Political Comment (16 July 2012)
Egypt's new president has challenged the country's military and judicial establishment by reconvening the dissolved national assembly. UN/Arab League mediator Kofi Annan has been trying to keep his peace plan for Syria alive as the deadline for the renewal of UN observer mission's mandate approaches, and Russia remains adamant that it will not countenance any suggestion of sanctions in the Security Council. The Saudi authorities appear to have dealt with Shi'a demonstrations in the kingdom's Eastern Provinces relatively leniently.
Mursi Challenges SCAF
Egypt's newly installed Islamist President Muhammad Mursi has lost little time in turning a battle of wills with the Supreme Council of the Armed Forces (SCAF) over his inauguration into a potentially bruising constitutional confrontation over SCAF's 15 June decision to dissolve parliament (after the Supreme Constitutional Court ï¿½ SCC ï¿½ ruled that its election had been unconstitutional). Mr Mursi waited a week after taking office on 30 June before summoning the dissolved parliament into session on 8 July with the announcement that he had ″ordered the reconvening of sessions of the elected parliament." This act of defiance caused SCAF to meet on the same day to "study and discuss the repercussions of President Mursi's decision to reconvene parliament" ï¿½ as the MENA
news agency put it ï¿½ and the next day SCAF defended its decision to dissolve parliament as "an executive decision implementing the ruling of the SCC" and said that it "was confident all institutions of state will respect constitutional decrees."
On 10 July SCC judge Mahir al-Beheiry announced that "the court ruled to halt the president's decision to recall the parliament," but parliament went ahead and convened regardless, to be told by speaker Sa'd al-Katatni that "I invited you to convene in accordance with the decree issued by the president. I would like you to confirm that the presidential decree does not violate the court order." That was apparently an opinion shared by the president, since the next day Mr Mursi claimed that he was "committed to the rulings of Egyptian judges and very keen to manage state powers and prevent any confrontation," and that "there will be consultations among all political forces, institutions and the supreme council of judicial authorities to find the best way out of this situation in order to overcome this stage together." It will require considerable political skill for Mr Mursi to persuade these disparate interest groups to cooperate in finding a solution to Egypt's current political and constitutional conflicts, particularly since his own supporters may be unwilling to allow him too much room for maneuver.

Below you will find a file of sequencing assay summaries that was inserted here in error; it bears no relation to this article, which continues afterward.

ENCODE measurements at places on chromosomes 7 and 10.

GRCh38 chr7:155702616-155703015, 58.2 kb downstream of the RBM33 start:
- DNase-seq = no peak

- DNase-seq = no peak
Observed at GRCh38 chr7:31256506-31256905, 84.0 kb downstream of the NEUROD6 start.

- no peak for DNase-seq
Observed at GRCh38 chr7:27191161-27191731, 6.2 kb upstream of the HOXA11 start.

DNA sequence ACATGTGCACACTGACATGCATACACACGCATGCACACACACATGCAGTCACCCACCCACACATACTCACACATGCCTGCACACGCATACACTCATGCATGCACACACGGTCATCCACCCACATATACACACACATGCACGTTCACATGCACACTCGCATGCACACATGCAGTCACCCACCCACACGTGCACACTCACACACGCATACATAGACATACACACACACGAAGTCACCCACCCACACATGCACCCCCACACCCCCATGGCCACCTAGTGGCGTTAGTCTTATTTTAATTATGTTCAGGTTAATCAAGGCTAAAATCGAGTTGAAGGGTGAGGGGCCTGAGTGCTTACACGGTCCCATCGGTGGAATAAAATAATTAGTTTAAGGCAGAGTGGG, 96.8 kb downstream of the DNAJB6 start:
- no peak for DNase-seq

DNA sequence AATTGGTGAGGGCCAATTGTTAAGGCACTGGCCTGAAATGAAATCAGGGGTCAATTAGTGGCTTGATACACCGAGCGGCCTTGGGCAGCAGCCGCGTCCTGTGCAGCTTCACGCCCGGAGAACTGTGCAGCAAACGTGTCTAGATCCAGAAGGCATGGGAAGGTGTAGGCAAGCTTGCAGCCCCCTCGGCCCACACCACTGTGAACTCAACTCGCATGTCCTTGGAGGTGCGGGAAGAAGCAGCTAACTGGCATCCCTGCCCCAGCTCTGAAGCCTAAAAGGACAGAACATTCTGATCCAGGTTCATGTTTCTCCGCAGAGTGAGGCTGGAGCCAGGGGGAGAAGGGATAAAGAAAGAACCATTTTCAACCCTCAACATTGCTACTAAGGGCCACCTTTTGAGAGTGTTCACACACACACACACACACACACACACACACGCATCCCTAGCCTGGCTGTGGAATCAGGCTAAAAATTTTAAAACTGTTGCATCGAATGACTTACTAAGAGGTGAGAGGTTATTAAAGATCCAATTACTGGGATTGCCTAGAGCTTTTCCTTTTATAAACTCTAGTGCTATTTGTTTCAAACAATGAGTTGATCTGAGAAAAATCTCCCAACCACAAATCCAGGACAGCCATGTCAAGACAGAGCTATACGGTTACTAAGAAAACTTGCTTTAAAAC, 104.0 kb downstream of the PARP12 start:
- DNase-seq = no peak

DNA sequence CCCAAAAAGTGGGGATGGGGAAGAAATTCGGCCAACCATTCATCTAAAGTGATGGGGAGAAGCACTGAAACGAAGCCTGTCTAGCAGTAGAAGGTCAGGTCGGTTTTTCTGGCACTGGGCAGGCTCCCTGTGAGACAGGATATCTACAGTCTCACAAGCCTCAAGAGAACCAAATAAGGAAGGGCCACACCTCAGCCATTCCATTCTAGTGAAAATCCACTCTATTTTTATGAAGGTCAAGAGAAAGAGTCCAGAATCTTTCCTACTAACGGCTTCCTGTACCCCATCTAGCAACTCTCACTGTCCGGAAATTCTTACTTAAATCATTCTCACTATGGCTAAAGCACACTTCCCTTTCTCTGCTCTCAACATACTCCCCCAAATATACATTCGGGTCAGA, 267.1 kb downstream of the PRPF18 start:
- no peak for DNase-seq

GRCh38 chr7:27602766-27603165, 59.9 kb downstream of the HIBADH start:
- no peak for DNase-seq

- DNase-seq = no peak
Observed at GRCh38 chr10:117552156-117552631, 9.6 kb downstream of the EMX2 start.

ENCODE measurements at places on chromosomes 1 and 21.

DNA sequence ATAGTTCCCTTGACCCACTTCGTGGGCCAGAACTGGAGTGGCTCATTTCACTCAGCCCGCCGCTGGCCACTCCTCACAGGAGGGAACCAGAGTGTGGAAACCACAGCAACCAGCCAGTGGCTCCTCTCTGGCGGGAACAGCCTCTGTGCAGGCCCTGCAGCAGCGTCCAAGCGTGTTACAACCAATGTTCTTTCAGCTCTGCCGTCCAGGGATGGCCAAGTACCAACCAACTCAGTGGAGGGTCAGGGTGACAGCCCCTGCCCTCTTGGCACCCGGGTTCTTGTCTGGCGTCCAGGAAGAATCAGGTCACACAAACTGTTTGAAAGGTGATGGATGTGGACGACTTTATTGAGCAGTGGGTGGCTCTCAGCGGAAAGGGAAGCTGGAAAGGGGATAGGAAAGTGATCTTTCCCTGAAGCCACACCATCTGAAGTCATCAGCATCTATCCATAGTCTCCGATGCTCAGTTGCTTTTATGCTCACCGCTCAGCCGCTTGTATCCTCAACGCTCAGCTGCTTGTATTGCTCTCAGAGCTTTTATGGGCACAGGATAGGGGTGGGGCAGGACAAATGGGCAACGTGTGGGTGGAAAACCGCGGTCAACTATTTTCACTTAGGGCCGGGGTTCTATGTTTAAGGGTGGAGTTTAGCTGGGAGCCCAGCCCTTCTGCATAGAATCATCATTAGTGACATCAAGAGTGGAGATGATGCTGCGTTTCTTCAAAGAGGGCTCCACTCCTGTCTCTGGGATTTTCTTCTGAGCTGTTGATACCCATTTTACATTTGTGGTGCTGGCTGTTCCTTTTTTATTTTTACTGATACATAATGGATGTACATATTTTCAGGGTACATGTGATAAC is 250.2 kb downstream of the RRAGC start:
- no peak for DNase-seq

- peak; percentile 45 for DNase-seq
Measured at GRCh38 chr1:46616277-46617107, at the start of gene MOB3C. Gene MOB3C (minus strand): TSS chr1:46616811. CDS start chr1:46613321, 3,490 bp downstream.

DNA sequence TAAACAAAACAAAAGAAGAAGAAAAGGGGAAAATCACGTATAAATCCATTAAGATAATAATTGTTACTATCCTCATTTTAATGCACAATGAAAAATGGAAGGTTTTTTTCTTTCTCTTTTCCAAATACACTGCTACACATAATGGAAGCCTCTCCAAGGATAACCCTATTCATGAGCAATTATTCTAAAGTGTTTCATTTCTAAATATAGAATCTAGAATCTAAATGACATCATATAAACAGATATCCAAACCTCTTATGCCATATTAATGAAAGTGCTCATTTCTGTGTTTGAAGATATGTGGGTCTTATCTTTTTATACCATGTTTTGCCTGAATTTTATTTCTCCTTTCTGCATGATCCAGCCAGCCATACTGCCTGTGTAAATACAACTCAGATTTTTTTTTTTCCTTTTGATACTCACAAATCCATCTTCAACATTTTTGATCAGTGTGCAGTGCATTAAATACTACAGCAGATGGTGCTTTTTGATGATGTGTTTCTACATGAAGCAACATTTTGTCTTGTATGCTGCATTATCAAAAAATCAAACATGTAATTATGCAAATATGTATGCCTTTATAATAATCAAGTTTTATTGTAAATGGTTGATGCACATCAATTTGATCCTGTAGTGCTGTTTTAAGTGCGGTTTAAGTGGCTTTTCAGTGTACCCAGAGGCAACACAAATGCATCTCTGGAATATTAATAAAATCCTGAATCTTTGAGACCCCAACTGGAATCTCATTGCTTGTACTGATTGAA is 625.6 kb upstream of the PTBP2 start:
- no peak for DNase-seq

One senior Brotherhood official, Mahmud Ghuzlan, was probably only reflecting a widely held view when he said on 10 July that the SCC "is part of a power struggle between the military council and the president who represents the people and in which the military council is using the law and the judiciary to impose its will."
Annan Tours Region
As the 20 July deadline for the renewal of the mandate of the UN Supervision Mission in Syria (UNSMIS) approaches, there has been a flurry of diplomatic activity as the various parties involved try to work out what role the international community and/or the UN should or should not play in the continuing crisis. On 6 July UN Secretary General Ban Ki-moon admitted in a report to the Security Council that UN/Arab League mediator Kofi Annan's six-point peace plan "has not been implemented in any meaningful way" and that "as of now, the government of Syria and the armed opposition both appear to have chosen to pursue a military response to the current conflict."
That being the case, Mr Ban recommended that UNSMIS, which suspended its monitoring activities on 16 June, should instead focus on securing a political solution to the conflict. "If UNSMIS were reoriented in this manner," he said, "the Mission would redeploy from the field to the capital to minimize risks, retaining core civilian and military observer capacities to focus on the spectrum of initiatives feeding into the political process."